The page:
The rising number of houses built near national parks, forests and wilderness areas may severely limit the conservation values those properties were set aside to protect, a federal study has found.
Examining detailed housing growth data from the last 70 years and projections for the next two decades, researchers found that housing development in the United States may sharply restrict the ability of protected areas to function as a modern Noah's ark and safeguard biodiversity.
Protected areas are crucial because they provide safe havens for species threatened by land-use change and resulting habitat loss, the researchers said. But the areas are only effective when they protect habitat within their boundaries and are connected via corridors to other wild areas.
New homes near protected areas have created a patchwork quilt of land use that has shrunk the impact of public lands, the study shows. Housing development blocks travel corridors for some animals and alters habitat for others.
Researchers compiled spatially detailed housing growth data from 1940 to 2030 and quantified growth for each wilderness area, national park and forest in the continental United States.
Between 1940 and 2000, 28 million housing units were built within 50 kilometers of protected areas, and 940,000 were built within national forests, the researchers found. During the last three decades, the rate of housing growth near the areas has accelerated at the rate of about 20 percent a decade.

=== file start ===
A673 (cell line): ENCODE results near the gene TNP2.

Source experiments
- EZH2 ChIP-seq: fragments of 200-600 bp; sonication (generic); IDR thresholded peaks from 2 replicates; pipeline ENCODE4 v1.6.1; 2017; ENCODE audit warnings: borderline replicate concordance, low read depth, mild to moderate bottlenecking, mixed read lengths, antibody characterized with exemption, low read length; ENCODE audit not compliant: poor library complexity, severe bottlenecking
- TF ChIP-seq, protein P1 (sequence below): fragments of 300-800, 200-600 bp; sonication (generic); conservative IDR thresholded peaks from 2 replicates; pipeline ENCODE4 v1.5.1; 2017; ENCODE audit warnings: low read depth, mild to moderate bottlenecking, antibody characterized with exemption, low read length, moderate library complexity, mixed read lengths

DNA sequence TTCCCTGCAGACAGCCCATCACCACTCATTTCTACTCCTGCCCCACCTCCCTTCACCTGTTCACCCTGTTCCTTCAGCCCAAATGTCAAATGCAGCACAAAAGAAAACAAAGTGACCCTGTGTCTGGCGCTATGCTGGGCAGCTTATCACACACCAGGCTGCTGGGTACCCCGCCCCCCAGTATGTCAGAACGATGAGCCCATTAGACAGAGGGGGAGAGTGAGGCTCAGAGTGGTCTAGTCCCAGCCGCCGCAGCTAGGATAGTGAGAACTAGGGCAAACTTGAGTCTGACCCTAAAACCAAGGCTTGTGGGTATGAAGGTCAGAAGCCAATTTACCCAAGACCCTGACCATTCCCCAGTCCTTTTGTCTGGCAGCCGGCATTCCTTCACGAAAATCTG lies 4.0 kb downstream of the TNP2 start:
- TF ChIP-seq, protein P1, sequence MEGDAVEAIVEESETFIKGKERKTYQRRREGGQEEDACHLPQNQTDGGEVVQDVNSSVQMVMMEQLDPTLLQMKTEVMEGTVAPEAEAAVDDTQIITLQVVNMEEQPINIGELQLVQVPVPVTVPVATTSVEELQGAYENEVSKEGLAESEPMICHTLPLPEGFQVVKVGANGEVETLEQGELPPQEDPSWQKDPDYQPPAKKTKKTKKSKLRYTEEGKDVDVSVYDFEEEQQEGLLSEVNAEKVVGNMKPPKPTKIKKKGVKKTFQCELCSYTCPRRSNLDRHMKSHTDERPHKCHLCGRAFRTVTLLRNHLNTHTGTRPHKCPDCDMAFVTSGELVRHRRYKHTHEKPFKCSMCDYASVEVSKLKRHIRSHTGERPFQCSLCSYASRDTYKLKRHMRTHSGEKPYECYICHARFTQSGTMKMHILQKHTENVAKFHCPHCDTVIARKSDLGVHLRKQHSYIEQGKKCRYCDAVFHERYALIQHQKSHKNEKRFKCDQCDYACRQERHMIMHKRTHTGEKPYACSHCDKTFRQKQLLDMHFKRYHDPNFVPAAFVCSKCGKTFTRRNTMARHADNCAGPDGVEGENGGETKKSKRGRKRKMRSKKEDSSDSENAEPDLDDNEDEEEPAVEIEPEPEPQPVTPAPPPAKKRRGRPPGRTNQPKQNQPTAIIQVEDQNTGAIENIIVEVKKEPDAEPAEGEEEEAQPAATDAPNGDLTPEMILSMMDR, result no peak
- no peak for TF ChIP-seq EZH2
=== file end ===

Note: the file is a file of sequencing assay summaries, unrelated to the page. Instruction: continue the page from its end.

Since the 1990s, the growth of housing within a single kilometer of protected areas has far outpaced the national average of new housing units, they said.
If long-term trends continue, another 17 million housing units will be built within 50 kilometers of protected areas by 2030, of which 1 million will be within a kilometer, "greatly diminishing their conservation value," the researchers said.
The study did not look at potential impacts on individual species, but focused on how the housing growth has changed the landscape.
U.S. protected areas are increasingly isolated, and nearby housing development is decreasing their effective size, the researchers found. National forests are threatened by habitat loss even within their administrative boundaries, they added.
"Protected areas in the United States are thus threatened similarly to those in developing countries," the study says. "However, housing growth poses the main threat to protected areas in the United States whereas deforestation is the main threat in developing countries."
Results of the study are being published this week in Proceedings of the National Academy of Sciences.
Funding for the study was provided by the Forest Service. Also participating in the study were researchers from the University of Wisconsin, the Forest Service's Northern Research Station and Rocky Mountain Research Station.
Roger Hammer, an Oregon State University demographer and a co-author of the study, said protected areas have become an amenity that attracts housing development.
"Housing is a convenient gauge because it is something that is easily measured and can be traced back to the 1940s," he said. "In essence, it serves as a proxy for human development impacts that include everything from roads to strip malls."
The growth of telecommuting and seasonal homes has been a factor in the proliferation of housing, Hammer said, and the issue won't go away, given population trends.
"The largest cohort of baby boomers was born in the mid-1950s, and they're just beginning to hit Social Security age," he said. "Retirement has been a key factor in the increase of housing near protected areas -- and that probably won't change."
Click here to read the study.
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